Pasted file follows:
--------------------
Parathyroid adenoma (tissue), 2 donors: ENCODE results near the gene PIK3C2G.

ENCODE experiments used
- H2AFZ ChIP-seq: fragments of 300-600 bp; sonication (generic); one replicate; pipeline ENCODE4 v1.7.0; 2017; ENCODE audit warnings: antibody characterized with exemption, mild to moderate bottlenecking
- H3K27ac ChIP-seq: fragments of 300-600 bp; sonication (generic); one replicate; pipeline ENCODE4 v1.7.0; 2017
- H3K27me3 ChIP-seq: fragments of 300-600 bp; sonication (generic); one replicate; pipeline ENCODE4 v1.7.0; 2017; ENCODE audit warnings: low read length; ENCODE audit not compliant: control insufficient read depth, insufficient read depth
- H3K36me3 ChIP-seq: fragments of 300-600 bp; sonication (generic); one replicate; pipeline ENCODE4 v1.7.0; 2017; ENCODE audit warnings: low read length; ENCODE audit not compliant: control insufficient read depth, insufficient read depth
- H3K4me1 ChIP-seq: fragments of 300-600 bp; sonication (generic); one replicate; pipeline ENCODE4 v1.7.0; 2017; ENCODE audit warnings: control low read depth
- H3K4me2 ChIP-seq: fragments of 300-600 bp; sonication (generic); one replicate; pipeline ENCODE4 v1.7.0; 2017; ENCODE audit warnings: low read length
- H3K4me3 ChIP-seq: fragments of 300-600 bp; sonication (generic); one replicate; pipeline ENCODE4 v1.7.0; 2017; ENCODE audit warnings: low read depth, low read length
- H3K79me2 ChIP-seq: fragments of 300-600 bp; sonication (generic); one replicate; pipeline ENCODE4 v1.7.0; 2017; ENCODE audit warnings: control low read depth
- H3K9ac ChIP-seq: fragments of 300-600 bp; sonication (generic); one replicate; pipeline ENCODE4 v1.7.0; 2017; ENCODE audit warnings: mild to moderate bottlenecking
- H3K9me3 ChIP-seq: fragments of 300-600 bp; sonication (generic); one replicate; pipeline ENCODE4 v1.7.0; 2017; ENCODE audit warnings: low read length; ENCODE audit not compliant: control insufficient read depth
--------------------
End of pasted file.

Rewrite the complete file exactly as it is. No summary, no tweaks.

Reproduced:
Parathyroid adenoma (tissue), 2 donors: ENCODE results near the gene PIK3C2G.

ENCODE experiments used
- H2AFZ ChIP-seq: fragments of 300-600 bp; sonication (generic); one replicate; pipeline ENCODE4 v1.7.0; 2017; ENCODE audit warnings: antibody characterized with exemption, mild to moderate bottlenecking
- H3K27ac ChIP-seq: fragments of 300-600 bp; sonication (generic); one replicate; pipeline ENCODE4 v1.7.0; 2017
- H3K27me3 ChIP-seq: fragments of 300-600 bp; sonication (generic); one replicate; pipeline ENCODE4 v1.7.0; 2017; ENCODE audit warnings: low read length; ENCODE audit not compliant: control insufficient read depth, insufficient read depth
- H3K36me3 ChIP-seq: fragments of 300-600 bp; sonication (generic); one replicate; pipeline ENCODE4 v1.7.0; 2017; ENCODE audit warnings: low read length; ENCODE audit not compliant: control insufficient read depth, insufficient read depth
- H3K4me1 ChIP-seq: fragments of 300-600 bp; sonication (generic); one replicate; pipeline ENCODE4 v1.7.0; 2017; ENCODE audit warnings: control low read depth
- H3K4me2 ChIP-seq: fragments of 300-600 bp; sonication (generic); one replicate; pipeline ENCODE4 v1.7.0; 2017; ENCODE audit warnings: low read length
- H3K4me3 ChIP-seq: fragments of 300-600 bp; sonication (generic); one replicate; pipeline ENCODE4 v1.7.0; 2017; ENCODE audit warnings: low read depth, low read length
- H3K79me2 ChIP-seq: fragments of 300-600 bp; sonication (generic); one replicate; pipeline ENCODE4 v1.7.0; 2017; ENCODE audit warnings: control low read depth
- H3K9ac ChIP-seq: fragments of 300-600 bp; sonication (generic); one replicate; pipeline ENCODE4 v1.7.0; 2017; ENCODE audit warnings: mild to moderate bottlenecking
- H3K9me3 ChIP-seq: fragments of 300-600 bp; sonication (generic); one replicate; pipeline ENCODE4 v1.7.0; 2017; ENCODE audit warnings: low read length; ENCODE audit not compliant: control insufficient read depth